MEGARON: It was very bad for the Kayapo. In the 80s and 90s the loggers came and forced our leaders to sign contracts and extract timber. Miners came and forced the Kayapo to make agreements with them. As time went on we saw that the forest was being destroyed. Gold mining was destroying the land and the rivers. So people turned against logging and mining. It was a very bad experience for us.



The January cover of National Geographic. (©Martin Schoeller/National Geographic)

BASCOMB: So, National Geographic ran a cover story about you and your tribe and the pictures that go along with it show people covered in body paint and warriors wearing a head dress of parrot feathers and then there’s a photo of a Kayapo warrior in that traditional dress in a modern grocery store and he’s pushing a cart through the meat department. The juxtaposition of that photo is really striking. Can you tell me about some of the ways your people have adapted to the changing world around them?

MEGARON: In my lifetime cities have grown up around our territory but our people continue to maintain our customs and traditions. We use body painting, and feather head dresses and other kinds of ornaments that we use in our ceremonies. At the same time our young people are on the internet. They use cell phones, they use Facebook. All the Kayapo villages have radios that they use to communicate with each other. So, we’ve adopted a lot of things from the white people’s world but we also continue to maintain our traditions, our language, our music, our culture.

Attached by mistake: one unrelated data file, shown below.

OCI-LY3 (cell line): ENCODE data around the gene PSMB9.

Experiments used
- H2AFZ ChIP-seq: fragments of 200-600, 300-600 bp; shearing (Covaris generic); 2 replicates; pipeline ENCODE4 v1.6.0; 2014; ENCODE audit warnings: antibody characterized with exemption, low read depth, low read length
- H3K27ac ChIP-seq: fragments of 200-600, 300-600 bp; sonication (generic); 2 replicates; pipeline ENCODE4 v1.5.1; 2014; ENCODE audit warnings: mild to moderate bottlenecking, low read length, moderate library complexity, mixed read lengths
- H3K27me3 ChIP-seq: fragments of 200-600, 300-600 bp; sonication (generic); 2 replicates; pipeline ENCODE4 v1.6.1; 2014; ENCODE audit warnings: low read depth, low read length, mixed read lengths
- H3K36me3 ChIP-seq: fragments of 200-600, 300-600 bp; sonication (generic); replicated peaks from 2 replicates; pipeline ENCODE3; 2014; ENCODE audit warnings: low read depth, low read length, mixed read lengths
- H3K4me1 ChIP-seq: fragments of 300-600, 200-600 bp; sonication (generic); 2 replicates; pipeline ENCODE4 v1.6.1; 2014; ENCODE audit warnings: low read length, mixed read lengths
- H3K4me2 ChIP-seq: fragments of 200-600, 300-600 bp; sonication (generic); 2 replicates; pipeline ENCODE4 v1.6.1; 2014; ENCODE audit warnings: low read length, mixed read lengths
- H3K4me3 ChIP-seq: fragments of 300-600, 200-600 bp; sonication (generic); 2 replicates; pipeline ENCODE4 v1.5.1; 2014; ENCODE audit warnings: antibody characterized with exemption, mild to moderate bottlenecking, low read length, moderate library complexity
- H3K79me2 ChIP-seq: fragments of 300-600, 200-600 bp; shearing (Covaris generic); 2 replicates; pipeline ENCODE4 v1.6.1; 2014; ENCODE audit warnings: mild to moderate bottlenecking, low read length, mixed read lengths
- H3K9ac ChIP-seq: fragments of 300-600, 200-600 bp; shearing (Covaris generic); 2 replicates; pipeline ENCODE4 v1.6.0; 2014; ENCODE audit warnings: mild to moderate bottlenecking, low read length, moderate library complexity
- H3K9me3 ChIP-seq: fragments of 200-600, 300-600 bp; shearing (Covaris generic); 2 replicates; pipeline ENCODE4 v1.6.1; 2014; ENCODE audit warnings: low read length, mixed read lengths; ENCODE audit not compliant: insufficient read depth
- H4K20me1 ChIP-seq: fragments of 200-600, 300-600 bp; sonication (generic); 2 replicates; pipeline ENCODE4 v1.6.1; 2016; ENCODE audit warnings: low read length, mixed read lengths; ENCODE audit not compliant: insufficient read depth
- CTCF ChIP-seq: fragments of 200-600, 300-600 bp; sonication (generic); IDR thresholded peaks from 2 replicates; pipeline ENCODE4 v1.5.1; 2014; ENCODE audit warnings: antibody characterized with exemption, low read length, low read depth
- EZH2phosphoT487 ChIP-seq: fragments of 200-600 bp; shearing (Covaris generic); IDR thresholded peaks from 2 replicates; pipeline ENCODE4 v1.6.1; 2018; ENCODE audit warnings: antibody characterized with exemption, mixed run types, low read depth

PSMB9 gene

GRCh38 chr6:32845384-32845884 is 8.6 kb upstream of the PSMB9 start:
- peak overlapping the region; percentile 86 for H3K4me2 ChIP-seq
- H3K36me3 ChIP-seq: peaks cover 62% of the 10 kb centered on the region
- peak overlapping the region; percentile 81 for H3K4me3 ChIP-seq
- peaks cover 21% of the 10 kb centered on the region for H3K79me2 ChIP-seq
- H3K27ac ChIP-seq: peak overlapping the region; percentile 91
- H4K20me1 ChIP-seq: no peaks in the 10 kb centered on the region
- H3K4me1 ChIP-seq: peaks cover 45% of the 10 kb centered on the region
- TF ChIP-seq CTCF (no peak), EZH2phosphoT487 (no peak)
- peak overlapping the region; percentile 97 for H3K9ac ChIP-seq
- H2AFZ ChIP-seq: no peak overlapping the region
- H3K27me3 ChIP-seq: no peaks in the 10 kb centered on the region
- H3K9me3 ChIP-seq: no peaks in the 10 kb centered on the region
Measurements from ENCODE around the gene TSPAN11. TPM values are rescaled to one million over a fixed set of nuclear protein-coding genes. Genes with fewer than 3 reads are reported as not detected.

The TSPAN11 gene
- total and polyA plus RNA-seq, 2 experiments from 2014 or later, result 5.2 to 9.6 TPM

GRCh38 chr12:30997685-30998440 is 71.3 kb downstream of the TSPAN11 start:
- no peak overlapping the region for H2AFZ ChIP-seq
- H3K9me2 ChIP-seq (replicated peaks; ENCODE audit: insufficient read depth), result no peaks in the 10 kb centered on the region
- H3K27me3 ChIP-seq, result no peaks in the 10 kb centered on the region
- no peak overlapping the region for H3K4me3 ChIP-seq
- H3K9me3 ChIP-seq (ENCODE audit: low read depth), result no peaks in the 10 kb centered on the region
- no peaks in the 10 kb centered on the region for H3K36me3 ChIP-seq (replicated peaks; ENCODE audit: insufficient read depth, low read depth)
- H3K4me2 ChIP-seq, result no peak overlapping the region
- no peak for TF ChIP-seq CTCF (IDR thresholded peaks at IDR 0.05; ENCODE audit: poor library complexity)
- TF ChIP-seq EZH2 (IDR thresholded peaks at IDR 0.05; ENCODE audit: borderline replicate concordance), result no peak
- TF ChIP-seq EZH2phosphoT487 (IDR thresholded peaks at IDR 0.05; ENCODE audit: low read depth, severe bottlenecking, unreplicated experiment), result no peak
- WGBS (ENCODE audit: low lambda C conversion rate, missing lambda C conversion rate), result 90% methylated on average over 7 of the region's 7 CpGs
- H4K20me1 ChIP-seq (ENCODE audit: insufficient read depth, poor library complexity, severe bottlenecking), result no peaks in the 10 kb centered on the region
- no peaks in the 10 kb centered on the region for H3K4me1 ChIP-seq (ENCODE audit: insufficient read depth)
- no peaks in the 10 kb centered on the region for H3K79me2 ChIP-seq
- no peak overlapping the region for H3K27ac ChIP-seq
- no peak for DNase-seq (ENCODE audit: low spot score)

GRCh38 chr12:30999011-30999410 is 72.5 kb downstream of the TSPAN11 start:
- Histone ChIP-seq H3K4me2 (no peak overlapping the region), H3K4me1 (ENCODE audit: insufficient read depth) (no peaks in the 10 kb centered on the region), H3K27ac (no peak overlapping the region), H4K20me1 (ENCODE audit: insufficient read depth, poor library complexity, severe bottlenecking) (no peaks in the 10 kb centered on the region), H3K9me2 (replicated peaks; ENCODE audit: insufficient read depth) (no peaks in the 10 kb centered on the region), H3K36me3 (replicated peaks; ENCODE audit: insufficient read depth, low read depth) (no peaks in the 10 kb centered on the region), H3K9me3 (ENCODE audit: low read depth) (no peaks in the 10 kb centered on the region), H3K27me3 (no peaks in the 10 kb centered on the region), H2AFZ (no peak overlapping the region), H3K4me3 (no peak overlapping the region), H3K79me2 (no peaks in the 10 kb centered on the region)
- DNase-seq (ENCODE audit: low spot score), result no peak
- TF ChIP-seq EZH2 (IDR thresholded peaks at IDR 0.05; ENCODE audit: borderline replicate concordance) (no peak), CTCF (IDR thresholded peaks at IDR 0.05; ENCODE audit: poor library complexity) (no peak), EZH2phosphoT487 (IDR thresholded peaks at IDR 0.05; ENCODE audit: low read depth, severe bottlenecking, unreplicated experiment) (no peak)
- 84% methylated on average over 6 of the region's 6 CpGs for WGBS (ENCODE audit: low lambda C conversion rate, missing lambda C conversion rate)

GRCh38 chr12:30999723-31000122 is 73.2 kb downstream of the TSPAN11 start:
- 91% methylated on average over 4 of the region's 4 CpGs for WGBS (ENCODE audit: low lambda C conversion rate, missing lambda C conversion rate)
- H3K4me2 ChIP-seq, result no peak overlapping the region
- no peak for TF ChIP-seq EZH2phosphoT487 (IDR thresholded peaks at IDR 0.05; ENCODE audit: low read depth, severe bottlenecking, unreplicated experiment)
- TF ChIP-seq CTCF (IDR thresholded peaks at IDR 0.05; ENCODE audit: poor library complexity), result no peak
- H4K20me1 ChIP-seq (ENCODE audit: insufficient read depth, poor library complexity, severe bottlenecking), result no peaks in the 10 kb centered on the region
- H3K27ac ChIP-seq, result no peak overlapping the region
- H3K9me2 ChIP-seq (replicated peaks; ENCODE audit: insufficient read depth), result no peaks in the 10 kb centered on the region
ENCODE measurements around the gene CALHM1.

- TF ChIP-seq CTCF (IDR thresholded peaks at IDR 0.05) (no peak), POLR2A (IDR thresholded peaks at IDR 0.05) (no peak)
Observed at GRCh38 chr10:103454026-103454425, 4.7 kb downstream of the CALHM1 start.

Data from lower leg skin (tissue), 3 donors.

BASCOMB: Do you have children yourself, chief?

MEGARON: I have 9 children, 5 girls and 4 boys and I’m not sure how many grandchildren. I think 10 or 15 grandchildren.

BASCOMB: And when you see them using cell phones and Facebook and the internet and all those things. How does that make you feel? Do you ever worry perhapsabout losing some of your tribal identity, perhaps, adopting these new technologies?

MEGARON: My children have gone to school, some of them to college, but they’ve returned to the village to help their people. I hope my grandchildren will do the same thing. At the same time I am concerned. I know my children and grandchildren can learn bad things from the white people’s world but my hope is that they’ll be able to learn white people’s things but also maintain their culture, their traditions, their language, and their customs.

BASCOMB: So, now looking into the future, what are your greatest hopes and fears for your people, for the forest?

MEGARON: I’m very worried about the deforestation and dam construction that could destroy our way of life. I’m also very concerned that politicians in Brazil are saying that they want to reduce already demarcated indigenous lands. We are afraid that these initiatives will go forward and deprive us of the resources that allow us to live our traditional life. But I hope that the Kayapo will continue to fight to preserve the forest. To defend our land, our customs, our language -- to go on and maintain our way of life.

BASCOMB: Chief, thanks so much for your time. Good luck with the rest of your trip and your struggles back home.

MEGARON: Thanks to you for letting me talk about my people and our struggle. Thanks very much, good bye. [Muito obrigado, cio!]

CURWOOD: Kayapo chief Megaron-Ti speaking with Living on Earth's Bobby Bascomb.

 

Links

Kayapo Courage

Images from January issue of National Geographic magazine

Environmental Defense Fund